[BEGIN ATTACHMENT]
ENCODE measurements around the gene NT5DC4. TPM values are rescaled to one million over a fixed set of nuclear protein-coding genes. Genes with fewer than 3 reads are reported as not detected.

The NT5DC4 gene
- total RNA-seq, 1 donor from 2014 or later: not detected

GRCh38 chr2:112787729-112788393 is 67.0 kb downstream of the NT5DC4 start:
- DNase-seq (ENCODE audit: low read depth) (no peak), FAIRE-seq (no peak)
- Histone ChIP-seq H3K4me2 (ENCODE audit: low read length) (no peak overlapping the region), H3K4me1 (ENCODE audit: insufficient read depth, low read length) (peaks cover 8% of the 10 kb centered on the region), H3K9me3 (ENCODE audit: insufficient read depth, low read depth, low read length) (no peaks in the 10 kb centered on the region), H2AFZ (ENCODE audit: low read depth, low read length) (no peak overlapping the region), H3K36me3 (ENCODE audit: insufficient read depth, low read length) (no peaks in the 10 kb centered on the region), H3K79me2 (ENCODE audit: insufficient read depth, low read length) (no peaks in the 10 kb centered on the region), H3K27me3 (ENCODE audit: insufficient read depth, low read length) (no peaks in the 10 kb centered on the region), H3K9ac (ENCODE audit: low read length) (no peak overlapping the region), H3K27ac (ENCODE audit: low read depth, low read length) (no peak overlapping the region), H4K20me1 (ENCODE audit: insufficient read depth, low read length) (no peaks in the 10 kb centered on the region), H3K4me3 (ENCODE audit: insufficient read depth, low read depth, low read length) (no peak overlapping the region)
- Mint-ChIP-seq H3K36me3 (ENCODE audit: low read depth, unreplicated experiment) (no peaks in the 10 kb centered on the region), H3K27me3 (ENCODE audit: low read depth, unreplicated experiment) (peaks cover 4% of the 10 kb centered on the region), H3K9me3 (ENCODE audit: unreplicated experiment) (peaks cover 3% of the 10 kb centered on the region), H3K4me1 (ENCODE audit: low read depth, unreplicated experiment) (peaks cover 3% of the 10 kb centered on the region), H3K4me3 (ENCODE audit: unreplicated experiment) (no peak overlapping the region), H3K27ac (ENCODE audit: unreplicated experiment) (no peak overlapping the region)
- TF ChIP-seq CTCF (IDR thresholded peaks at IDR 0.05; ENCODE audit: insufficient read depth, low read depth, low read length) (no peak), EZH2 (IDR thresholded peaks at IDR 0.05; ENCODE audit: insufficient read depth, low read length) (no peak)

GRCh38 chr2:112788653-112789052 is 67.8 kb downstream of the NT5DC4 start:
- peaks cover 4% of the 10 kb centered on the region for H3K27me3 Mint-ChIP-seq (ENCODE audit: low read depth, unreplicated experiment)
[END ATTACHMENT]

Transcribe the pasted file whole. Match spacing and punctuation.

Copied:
ENCODE measurements around the gene NT5DC4. TPM values are rescaled to one million over a fixed set of nuclear protein-coding genes. Genes with fewer than 3 reads are reported as not detected.

The NT5DC4 gene
- total RNA-seq, 1 donor from 2014 or later: not detected

GRCh38 chr2:112787729-112788393 is 67.0 kb downstream of the NT5DC4 start:
- DNase-seq (ENCODE audit: low read depth) (no peak), FAIRE-seq (no peak)
- Histone ChIP-seq H3K4me2 (ENCODE audit: low read length) (no peak overlapping the region), H3K4me1 (ENCODE audit: insufficient read depth, low read length) (peaks cover 8% of the 10 kb centered on the region), H3K9me3 (ENCODE audit: insufficient read depth, low read depth, low read length) (no peaks in the 10 kb centered on the region), H2AFZ (ENCODE audit: low read depth, low read length) (no peak overlapping the region), H3K36me3 (ENCODE audit: insufficient read depth, low read length) (no peaks in the 10 kb centered on the region), H3K79me2 (ENCODE audit: insufficient read depth, low read length) (no peaks in the 10 kb centered on the region), H3K27me3 (ENCODE audit: insufficient read depth, low read length) (no peaks in the 10 kb centered on the region), H3K9ac (ENCODE audit: low read length) (no peak overlapping the region), H3K27ac (ENCODE audit: low read depth, low read length) (no peak overlapping the region), H4K20me1 (ENCODE audit: insufficient read depth, low read length) (no peaks in the 10 kb centered on the region), H3K4me3 (ENCODE audit: insufficient read depth, low read depth, low read length) (no peak overlapping the region)
- Mint-ChIP-seq H3K36me3 (ENCODE audit: low read depth, unreplicated experiment) (no peaks in the 10 kb centered on the region), H3K27me3 (ENCODE audit: low read depth, unreplicated experiment) (peaks cover 4% of the 10 kb centered on the region), H3K9me3 (ENCODE audit: unreplicated experiment) (peaks cover 3% of the 10 kb centered on the region), H3K4me1 (ENCODE audit: low read depth, unreplicated experiment) (peaks cover 3% of the 10 kb centered on the region), H3K4me3 (ENCODE audit: unreplicated experiment) (no peak overlapping the region), H3K27ac (ENCODE audit: unreplicated experiment) (no peak overlapping the region)
- TF ChIP-seq CTCF (IDR thresholded peaks at IDR 0.05; ENCODE audit: insufficient read depth, low read depth, low read length) (no peak), EZH2 (IDR thresholded peaks at IDR 0.05; ENCODE audit: insufficient read depth, low read length) (no peak)

GRCh38 chr2:112788653-112789052 is 67.8 kb downstream of the NT5DC4 start:
- peaks cover 4% of the 10 kb centered on the region for H3K27me3 Mint-ChIP-seq (ENCODE audit: low read depth, unreplicated experiment)